Dinosaurs May Not Have Had Fleas After All
Dinosaur Era insects previously identified as fleas
Paleontologists used to think that dinosaurs had fleas and other parasites, but now a new study concludes that the insects were actually aquatic or amphibious flies.
The study, published in the journal Nature, focuses on enigmatic Jurassic insects called strashilids. The same team that originally speculated about the fleas has revised its original theory.
Diying Huang of the Nanjing Institute of Geology and Palaeontology and colleagues first thought that strashilids were huge fleas. You might have seen eye-catching headlines mentioning how the “fleas” were an inch long.
Closer investigation of the Jurassic insects finds that they weren’t parasites. Previously, their pincer-like legs were thought to help the insects cling to hosts. Huang and the other researchers, however, propose that they were used for grasping mates during copulation. This theory gets a boost from fossils showing the insects having sex.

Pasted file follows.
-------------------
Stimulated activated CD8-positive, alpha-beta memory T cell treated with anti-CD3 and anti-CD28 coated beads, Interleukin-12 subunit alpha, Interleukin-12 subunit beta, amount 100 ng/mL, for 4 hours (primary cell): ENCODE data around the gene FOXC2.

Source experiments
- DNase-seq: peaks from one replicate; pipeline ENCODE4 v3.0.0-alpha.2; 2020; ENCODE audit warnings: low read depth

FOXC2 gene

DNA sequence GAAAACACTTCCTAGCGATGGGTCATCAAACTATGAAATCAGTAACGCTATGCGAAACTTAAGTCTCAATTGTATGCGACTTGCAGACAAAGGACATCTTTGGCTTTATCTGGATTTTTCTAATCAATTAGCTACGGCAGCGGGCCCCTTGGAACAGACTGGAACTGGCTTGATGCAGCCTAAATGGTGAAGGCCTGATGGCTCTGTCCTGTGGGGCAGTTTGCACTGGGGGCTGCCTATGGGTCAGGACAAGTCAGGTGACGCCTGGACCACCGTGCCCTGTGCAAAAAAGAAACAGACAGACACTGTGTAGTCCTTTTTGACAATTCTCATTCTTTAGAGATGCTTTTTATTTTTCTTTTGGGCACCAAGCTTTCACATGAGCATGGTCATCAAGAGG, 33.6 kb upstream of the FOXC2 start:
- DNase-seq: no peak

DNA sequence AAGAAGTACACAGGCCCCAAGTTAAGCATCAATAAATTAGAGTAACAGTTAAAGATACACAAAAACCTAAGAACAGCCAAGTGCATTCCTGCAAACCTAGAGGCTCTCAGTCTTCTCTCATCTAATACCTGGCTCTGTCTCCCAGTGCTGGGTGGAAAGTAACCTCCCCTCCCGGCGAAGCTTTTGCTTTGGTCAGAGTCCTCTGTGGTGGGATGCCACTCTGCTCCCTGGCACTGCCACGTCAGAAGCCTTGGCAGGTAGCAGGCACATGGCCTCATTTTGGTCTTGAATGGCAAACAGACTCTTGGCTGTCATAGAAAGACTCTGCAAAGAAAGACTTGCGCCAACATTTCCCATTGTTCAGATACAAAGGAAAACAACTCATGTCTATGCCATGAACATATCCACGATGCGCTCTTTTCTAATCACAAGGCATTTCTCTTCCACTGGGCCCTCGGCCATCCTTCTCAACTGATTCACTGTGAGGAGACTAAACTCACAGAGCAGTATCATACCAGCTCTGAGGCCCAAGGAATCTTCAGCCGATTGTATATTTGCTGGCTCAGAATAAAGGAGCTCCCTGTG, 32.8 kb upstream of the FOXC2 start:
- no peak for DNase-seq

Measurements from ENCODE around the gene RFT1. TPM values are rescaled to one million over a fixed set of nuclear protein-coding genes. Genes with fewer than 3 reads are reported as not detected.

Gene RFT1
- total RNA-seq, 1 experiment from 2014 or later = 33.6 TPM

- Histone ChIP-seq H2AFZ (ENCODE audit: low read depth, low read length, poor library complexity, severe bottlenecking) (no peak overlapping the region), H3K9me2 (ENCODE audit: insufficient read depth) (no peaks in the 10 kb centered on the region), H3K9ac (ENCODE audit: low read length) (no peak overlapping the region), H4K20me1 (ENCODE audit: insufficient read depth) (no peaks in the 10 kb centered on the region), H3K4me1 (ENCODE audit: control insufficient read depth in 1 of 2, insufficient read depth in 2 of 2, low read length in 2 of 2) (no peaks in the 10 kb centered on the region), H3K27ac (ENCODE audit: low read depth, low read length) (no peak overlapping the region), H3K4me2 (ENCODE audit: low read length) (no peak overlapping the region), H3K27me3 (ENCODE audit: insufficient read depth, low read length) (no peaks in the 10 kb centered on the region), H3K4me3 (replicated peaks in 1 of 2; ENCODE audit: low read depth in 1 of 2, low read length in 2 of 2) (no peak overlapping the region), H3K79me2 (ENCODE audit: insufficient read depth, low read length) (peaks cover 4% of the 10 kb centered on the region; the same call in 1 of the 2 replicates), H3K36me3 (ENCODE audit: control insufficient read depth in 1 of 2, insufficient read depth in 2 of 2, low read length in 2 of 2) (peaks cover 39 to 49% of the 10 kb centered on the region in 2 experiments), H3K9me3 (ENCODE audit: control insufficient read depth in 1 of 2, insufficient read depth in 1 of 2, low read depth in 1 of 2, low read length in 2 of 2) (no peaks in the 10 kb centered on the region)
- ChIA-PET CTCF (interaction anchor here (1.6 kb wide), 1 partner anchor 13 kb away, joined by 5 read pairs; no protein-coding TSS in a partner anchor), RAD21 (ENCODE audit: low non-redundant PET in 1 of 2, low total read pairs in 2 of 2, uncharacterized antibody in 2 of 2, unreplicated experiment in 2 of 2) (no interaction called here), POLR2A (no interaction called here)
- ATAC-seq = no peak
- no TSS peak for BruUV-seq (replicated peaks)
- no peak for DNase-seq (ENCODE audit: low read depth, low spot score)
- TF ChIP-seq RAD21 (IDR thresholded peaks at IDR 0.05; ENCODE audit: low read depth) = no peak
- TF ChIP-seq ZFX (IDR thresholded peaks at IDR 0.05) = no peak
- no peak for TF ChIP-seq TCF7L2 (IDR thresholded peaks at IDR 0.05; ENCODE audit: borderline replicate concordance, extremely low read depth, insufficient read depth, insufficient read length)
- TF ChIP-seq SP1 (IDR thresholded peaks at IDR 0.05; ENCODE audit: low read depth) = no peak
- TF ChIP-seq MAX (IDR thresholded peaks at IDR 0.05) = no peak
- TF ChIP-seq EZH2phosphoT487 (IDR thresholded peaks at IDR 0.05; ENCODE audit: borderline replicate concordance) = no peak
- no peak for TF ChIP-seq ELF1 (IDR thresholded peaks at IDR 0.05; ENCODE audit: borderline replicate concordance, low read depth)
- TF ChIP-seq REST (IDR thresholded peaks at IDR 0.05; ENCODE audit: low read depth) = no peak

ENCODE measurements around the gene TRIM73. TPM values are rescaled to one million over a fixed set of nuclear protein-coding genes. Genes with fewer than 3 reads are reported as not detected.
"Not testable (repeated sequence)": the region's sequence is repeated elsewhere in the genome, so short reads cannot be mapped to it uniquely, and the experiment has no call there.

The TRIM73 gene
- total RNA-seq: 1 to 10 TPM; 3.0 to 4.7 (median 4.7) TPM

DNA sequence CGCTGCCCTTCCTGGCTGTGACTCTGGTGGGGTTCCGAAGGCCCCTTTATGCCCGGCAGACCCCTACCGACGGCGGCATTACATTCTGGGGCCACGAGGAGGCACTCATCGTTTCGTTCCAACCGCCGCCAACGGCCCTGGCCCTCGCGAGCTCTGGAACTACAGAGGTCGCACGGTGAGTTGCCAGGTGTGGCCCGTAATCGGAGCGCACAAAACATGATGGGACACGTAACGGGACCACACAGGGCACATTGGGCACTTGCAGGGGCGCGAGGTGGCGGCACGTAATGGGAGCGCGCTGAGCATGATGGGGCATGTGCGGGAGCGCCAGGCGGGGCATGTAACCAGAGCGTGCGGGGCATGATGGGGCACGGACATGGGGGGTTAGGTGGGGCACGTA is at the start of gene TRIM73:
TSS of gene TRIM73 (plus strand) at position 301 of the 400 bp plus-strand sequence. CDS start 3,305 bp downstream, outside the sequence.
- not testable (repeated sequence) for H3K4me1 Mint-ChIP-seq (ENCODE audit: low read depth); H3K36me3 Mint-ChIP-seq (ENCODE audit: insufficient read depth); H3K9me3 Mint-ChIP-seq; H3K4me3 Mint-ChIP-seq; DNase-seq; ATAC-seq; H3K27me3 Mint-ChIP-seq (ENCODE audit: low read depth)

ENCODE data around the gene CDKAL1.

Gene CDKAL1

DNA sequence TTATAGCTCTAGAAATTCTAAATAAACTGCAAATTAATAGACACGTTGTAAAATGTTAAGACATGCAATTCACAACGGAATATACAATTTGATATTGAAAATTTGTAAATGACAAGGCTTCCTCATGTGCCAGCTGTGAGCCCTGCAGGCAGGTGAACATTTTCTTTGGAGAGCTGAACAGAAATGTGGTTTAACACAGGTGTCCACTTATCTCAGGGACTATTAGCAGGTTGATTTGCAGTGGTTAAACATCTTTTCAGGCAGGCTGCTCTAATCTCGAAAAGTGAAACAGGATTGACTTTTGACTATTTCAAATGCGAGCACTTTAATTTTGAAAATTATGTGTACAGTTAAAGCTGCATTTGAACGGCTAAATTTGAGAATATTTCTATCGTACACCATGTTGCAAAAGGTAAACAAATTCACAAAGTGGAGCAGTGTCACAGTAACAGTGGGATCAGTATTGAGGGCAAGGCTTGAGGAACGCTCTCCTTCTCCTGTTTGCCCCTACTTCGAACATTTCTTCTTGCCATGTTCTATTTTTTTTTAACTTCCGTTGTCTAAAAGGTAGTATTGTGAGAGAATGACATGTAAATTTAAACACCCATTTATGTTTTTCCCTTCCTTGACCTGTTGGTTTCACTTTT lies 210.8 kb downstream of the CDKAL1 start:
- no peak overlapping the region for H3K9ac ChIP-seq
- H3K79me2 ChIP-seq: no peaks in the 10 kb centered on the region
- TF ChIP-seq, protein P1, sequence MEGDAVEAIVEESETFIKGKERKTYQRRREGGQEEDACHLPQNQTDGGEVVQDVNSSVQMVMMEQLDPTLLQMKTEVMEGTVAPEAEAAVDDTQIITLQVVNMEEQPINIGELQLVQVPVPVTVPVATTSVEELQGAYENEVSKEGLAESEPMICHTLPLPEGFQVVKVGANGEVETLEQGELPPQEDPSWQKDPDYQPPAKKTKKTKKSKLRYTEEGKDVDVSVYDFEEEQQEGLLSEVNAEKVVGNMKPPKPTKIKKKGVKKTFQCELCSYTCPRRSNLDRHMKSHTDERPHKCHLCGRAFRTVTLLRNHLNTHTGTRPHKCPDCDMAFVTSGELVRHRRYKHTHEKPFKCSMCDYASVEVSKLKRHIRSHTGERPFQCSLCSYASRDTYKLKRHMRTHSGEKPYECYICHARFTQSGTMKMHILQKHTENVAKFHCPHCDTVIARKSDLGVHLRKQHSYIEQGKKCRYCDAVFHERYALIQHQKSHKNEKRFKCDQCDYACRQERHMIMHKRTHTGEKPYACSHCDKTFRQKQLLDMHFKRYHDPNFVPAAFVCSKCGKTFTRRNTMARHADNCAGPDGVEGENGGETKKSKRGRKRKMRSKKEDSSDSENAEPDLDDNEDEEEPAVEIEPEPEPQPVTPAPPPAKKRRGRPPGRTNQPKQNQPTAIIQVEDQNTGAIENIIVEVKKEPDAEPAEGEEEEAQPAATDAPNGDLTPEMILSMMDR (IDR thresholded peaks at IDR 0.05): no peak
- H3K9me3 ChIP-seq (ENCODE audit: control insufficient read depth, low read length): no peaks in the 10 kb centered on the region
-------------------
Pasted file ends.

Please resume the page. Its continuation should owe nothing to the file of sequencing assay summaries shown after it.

Here’s a pic of one such couple, fossilized in the act:
In addition to this rather voyeuristic discovery, the researchers noticed that males possessed abdominal respiratory gills. These point to a life in the water.
The creatures appear to have been highly specialized winged insects instead of parasites. They shed their wings shortly after emergence and then crawled into the water to mate. They appear to have lived at the same time dinosaurs did, leading to a case of mistaken identity.
Images: Diying Huang, Nanjing Institute of Geology and Palaeontology